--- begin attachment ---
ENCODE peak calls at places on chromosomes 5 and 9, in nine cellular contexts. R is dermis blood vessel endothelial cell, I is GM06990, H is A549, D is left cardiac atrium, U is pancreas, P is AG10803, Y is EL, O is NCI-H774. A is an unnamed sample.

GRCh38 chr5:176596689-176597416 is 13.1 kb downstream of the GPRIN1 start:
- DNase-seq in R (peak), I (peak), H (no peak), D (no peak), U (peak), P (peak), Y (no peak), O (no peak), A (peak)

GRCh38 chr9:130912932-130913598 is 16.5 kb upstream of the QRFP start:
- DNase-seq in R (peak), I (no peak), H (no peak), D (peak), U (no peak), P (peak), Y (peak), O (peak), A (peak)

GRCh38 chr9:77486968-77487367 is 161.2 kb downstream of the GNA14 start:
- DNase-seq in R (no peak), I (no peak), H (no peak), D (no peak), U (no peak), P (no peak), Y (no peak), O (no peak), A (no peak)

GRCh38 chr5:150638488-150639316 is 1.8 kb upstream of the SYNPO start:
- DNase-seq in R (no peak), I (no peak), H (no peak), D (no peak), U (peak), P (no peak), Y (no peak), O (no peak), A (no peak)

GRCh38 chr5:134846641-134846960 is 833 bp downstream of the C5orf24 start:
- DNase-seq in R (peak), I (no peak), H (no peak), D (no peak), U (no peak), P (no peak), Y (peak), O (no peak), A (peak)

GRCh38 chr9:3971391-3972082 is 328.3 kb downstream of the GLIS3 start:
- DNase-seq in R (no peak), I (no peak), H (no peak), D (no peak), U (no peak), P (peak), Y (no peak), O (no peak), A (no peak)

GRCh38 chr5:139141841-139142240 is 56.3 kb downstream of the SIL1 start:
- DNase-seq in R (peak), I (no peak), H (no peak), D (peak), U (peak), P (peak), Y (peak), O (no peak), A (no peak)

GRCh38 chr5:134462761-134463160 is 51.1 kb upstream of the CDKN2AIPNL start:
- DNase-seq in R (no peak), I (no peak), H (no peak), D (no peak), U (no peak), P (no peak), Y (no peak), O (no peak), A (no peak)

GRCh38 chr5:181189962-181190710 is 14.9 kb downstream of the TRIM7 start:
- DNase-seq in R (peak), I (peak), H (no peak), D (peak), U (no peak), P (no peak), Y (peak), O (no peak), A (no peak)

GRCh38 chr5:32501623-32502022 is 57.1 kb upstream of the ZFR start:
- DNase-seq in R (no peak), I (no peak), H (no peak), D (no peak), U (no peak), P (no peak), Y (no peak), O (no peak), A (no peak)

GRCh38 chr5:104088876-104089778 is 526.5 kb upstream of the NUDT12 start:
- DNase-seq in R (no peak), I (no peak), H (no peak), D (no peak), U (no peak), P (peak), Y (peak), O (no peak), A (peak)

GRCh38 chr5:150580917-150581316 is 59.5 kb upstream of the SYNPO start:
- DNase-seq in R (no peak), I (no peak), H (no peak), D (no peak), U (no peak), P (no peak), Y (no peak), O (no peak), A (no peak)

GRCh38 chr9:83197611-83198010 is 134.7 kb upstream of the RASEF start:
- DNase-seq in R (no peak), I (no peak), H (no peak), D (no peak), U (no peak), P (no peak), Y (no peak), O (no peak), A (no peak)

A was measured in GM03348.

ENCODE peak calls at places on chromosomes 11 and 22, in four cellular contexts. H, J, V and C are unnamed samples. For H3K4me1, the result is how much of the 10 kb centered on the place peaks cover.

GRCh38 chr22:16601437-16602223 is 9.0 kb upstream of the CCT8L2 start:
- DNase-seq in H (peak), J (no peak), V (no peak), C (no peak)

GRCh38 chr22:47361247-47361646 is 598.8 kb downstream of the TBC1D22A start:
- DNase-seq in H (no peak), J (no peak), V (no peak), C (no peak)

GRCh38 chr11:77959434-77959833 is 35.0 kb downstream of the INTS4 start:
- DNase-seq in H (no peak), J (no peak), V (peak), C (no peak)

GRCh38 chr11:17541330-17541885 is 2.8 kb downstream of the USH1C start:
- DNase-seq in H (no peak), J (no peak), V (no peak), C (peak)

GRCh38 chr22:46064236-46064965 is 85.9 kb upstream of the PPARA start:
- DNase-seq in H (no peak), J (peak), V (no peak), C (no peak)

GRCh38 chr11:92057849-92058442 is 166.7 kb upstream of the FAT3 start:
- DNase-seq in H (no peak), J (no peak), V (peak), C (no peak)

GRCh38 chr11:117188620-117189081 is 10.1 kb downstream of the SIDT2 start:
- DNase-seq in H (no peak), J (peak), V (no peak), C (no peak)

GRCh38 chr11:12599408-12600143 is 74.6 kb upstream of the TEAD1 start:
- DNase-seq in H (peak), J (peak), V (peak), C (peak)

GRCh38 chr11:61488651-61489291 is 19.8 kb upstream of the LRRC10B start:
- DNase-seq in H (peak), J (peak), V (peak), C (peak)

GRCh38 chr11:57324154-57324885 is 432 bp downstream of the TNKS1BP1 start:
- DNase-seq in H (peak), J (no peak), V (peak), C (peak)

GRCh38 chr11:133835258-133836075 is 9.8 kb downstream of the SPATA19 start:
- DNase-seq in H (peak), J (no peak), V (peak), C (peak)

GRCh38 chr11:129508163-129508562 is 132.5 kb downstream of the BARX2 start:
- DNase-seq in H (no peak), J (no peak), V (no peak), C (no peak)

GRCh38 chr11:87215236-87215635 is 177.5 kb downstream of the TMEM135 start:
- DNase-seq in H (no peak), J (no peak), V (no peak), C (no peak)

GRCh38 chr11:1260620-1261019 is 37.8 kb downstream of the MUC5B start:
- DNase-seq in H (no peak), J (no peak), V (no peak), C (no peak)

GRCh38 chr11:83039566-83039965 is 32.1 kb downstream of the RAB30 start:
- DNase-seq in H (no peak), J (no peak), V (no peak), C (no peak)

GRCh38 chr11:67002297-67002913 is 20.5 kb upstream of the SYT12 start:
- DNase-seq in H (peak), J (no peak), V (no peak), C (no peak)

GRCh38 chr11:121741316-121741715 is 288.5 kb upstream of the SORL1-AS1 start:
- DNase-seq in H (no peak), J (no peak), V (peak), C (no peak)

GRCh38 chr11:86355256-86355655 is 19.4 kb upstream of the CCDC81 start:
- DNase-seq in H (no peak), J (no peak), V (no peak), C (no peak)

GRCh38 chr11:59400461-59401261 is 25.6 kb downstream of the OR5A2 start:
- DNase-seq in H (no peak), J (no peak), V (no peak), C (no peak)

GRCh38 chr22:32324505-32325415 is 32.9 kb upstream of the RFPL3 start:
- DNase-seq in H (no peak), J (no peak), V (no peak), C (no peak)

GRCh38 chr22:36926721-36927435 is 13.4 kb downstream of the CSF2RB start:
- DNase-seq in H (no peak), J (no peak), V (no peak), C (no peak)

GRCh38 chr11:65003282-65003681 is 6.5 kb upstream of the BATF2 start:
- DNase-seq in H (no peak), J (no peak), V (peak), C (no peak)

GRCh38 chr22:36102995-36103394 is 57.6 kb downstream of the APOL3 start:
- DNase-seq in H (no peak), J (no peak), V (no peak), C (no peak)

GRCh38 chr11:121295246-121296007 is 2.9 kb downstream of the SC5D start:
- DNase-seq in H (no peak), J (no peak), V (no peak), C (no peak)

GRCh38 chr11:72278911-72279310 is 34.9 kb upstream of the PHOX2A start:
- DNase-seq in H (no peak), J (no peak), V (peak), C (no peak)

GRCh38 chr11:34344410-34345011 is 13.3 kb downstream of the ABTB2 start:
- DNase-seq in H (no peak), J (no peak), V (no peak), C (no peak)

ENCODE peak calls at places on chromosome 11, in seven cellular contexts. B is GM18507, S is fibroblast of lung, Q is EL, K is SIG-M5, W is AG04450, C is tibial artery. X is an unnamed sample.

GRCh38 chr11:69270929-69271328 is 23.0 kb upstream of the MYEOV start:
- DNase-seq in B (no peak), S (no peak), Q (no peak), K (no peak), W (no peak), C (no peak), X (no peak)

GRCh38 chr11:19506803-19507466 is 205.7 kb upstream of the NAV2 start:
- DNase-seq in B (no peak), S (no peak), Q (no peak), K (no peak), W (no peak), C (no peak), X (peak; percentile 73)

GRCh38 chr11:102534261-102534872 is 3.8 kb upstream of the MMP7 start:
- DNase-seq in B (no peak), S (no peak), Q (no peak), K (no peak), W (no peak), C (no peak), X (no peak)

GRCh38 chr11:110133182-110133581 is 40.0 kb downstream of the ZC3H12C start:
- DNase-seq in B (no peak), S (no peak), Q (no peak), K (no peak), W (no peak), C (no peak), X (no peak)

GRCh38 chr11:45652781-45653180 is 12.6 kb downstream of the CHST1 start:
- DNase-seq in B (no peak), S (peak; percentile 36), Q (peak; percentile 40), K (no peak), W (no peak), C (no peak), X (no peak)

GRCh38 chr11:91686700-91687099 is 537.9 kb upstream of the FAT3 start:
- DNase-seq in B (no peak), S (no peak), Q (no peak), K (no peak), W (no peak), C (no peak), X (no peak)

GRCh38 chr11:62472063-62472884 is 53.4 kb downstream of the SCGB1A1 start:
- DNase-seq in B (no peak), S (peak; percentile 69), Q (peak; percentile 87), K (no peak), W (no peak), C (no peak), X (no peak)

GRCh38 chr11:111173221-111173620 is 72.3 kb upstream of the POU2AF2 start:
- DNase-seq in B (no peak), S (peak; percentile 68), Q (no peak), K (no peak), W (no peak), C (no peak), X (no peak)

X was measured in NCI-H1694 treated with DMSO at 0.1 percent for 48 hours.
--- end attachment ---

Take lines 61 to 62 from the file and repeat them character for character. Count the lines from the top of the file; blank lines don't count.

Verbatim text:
- DNase-seq in H (peak), J (no peak), V (no peak), C (no peak)

GRCh38 chr11:121741316-121741715 is 288.5 kb upstream of the SORL1-AS1 start: